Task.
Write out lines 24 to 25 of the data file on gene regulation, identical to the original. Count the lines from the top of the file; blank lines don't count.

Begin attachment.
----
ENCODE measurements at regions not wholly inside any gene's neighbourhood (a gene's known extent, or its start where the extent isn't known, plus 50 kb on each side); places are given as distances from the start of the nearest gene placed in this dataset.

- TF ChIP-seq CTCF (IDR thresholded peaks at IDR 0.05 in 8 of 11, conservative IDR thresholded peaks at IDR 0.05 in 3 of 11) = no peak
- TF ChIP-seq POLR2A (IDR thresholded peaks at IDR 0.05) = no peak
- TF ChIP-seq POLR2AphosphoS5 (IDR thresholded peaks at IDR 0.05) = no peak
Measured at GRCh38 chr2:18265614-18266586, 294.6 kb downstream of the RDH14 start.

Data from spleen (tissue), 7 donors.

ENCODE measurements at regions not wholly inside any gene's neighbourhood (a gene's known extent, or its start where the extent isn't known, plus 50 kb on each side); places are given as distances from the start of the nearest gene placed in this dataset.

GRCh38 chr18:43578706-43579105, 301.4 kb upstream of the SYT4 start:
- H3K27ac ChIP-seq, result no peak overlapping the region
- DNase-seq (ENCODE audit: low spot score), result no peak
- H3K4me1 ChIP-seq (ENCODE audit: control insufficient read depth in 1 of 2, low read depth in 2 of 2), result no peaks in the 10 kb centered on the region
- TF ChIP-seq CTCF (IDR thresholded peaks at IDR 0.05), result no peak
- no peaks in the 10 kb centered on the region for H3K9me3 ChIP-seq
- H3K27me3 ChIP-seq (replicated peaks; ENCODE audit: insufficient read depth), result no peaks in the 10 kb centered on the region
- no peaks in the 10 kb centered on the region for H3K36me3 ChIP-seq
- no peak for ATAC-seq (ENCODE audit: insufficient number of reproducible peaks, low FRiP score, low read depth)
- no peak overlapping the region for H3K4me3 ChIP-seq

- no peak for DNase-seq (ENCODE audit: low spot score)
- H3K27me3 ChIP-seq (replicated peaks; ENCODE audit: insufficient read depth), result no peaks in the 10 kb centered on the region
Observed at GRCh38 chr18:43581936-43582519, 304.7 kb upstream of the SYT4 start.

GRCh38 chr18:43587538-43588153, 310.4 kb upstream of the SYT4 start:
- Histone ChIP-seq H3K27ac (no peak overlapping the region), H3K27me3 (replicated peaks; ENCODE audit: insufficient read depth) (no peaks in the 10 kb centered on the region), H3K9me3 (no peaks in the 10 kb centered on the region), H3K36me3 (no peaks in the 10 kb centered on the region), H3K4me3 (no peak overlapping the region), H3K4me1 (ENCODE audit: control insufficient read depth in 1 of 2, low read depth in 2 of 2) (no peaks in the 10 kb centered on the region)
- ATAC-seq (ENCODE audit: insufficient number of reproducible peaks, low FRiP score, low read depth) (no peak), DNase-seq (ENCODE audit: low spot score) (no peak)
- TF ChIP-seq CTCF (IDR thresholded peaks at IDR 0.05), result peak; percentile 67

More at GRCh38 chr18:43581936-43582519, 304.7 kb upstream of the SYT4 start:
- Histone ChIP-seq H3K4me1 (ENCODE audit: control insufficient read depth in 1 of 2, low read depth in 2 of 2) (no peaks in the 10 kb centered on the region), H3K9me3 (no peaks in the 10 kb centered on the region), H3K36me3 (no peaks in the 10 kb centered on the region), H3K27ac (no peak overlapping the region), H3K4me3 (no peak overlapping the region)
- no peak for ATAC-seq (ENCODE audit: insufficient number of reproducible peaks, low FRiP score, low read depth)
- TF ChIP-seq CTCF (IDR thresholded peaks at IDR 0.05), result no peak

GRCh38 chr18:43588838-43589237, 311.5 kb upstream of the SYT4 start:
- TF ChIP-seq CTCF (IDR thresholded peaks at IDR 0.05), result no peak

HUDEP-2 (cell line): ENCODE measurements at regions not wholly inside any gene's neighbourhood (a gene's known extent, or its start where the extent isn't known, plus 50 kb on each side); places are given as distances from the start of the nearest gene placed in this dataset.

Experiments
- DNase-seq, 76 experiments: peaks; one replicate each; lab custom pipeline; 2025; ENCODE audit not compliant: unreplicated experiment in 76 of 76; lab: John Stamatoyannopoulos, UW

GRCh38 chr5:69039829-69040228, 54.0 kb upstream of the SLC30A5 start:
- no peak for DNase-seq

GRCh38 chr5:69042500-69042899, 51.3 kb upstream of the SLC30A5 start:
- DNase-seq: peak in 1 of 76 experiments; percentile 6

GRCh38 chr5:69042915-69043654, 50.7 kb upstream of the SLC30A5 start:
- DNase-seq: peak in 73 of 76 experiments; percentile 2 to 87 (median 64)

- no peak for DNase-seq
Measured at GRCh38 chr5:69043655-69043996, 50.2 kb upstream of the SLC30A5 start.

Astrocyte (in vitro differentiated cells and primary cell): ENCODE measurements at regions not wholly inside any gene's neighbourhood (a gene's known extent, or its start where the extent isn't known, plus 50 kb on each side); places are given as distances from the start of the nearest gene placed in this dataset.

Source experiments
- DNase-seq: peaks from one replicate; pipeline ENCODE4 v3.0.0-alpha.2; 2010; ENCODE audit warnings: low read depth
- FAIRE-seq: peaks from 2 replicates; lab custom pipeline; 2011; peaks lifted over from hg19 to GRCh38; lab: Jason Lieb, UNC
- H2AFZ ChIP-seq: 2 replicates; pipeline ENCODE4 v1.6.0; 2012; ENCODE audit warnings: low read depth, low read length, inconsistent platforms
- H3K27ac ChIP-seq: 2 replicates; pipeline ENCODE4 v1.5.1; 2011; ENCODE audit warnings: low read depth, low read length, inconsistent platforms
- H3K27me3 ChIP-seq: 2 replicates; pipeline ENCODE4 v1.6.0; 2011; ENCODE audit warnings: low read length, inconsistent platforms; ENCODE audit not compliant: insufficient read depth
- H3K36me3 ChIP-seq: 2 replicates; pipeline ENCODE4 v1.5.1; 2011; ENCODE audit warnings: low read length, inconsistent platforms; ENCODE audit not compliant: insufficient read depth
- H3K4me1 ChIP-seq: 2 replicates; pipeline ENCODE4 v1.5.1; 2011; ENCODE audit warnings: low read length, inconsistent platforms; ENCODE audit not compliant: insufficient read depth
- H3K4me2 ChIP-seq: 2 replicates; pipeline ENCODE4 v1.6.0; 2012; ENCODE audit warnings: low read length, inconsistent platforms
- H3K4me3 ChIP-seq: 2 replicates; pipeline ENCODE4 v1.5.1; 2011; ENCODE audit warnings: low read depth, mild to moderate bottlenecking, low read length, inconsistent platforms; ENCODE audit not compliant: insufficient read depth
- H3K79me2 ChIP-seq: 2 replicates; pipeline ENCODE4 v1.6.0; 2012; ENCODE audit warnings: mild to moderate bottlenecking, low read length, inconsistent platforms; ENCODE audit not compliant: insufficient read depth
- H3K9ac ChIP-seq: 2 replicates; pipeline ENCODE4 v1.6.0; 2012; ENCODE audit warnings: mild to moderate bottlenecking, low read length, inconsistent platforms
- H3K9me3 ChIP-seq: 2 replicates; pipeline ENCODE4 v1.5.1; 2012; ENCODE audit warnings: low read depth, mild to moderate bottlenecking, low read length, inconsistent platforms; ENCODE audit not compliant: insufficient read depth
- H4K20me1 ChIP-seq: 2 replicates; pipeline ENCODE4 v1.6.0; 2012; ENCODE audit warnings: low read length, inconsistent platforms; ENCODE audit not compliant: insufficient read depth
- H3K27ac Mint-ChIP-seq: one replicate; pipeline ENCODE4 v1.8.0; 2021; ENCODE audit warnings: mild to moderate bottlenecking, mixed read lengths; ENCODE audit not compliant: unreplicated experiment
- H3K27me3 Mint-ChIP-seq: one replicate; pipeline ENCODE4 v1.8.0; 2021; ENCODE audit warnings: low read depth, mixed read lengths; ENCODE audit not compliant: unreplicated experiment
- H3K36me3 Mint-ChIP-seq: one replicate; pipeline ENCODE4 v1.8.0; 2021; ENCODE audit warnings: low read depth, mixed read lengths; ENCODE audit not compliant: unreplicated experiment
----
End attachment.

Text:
- TF ChIP-seq CTCF (IDR thresholded peaks at IDR 0.05), result peak; percentile 67

More at GRCh38 chr18:43581936-43582519, 304.7 kb upstream of the SYT4 start: